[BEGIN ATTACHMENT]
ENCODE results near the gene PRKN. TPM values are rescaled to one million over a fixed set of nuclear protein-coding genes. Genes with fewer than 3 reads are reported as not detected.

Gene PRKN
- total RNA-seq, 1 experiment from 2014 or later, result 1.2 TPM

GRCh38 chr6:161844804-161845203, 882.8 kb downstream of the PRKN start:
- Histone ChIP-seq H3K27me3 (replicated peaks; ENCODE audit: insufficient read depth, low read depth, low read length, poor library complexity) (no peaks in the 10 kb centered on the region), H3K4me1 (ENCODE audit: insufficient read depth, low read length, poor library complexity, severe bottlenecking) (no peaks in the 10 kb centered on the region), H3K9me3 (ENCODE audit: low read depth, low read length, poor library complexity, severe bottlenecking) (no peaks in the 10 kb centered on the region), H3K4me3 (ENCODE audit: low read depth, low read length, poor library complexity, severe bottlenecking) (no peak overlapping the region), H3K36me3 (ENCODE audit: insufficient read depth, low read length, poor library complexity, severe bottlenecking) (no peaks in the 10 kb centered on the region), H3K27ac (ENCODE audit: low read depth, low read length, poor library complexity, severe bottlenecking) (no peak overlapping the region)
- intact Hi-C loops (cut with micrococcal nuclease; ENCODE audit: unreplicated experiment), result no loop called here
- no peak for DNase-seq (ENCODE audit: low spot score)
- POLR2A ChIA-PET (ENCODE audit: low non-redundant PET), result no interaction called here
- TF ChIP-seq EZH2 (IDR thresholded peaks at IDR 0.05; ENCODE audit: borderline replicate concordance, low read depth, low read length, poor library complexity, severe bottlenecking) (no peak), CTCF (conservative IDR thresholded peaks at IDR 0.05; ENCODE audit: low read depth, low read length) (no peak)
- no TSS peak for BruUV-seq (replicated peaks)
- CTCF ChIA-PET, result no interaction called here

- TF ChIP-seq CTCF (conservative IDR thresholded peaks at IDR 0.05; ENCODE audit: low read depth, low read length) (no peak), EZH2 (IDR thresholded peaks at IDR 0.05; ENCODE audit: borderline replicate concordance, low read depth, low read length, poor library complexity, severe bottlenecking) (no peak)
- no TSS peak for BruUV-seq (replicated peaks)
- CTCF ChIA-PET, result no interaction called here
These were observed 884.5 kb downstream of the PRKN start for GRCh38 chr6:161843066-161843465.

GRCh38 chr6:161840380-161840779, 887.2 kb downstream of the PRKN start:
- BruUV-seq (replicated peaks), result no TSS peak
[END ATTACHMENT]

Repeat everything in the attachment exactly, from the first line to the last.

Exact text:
ENCODE results near the gene PRKN. TPM values are rescaled to one million over a fixed set of nuclear protein-coding genes. Genes with fewer than 3 reads are reported as not detected.

Gene PRKN
- total RNA-seq, 1 experiment from 2014 or later, result 1.2 TPM

GRCh38 chr6:161844804-161845203, 882.8 kb downstream of the PRKN start:
- Histone ChIP-seq H3K27me3 (replicated peaks; ENCODE audit: insufficient read depth, low read depth, low read length, poor library complexity) (no peaks in the 10 kb centered on the region), H3K4me1 (ENCODE audit: insufficient read depth, low read length, poor library complexity, severe bottlenecking) (no peaks in the 10 kb centered on the region), H3K9me3 (ENCODE audit: low read depth, low read length, poor library complexity, severe bottlenecking) (no peaks in the 10 kb centered on the region), H3K4me3 (ENCODE audit: low read depth, low read length, poor library complexity, severe bottlenecking) (no peak overlapping the region), H3K36me3 (ENCODE audit: insufficient read depth, low read length, poor library complexity, severe bottlenecking) (no peaks in the 10 kb centered on the region), H3K27ac (ENCODE audit: low read depth, low read length, poor library complexity, severe bottlenecking) (no peak overlapping the region)
- intact Hi-C loops (cut with micrococcal nuclease; ENCODE audit: unreplicated experiment), result no loop called here
- no peak for DNase-seq (ENCODE audit: low spot score)
- POLR2A ChIA-PET (ENCODE audit: low non-redundant PET), result no interaction called here
- TF ChIP-seq EZH2 (IDR thresholded peaks at IDR 0.05; ENCODE audit: borderline replicate concordance, low read depth, low read length, poor library complexity, severe bottlenecking) (no peak), CTCF (conservative IDR thresholded peaks at IDR 0.05; ENCODE audit: low read depth, low read length) (no peak)
- no TSS peak for BruUV-seq (replicated peaks)
- CTCF ChIA-PET, result no interaction called here

- TF ChIP-seq CTCF (conservative IDR thresholded peaks at IDR 0.05; ENCODE audit: low read depth, low read length) (no peak), EZH2 (IDR thresholded peaks at IDR 0.05; ENCODE audit: borderline replicate concordance, low read depth, low read length, poor library complexity, severe bottlenecking) (no peak)
- no TSS peak for BruUV-seq (replicated peaks)
- CTCF ChIA-PET, result no interaction called here
These were observed 884.5 kb downstream of the PRKN start for GRCh38 chr6:161843066-161843465.

GRCh38 chr6:161840380-161840779, 887.2 kb downstream of the PRKN start:
- BruUV-seq (replicated peaks), result no TSS peak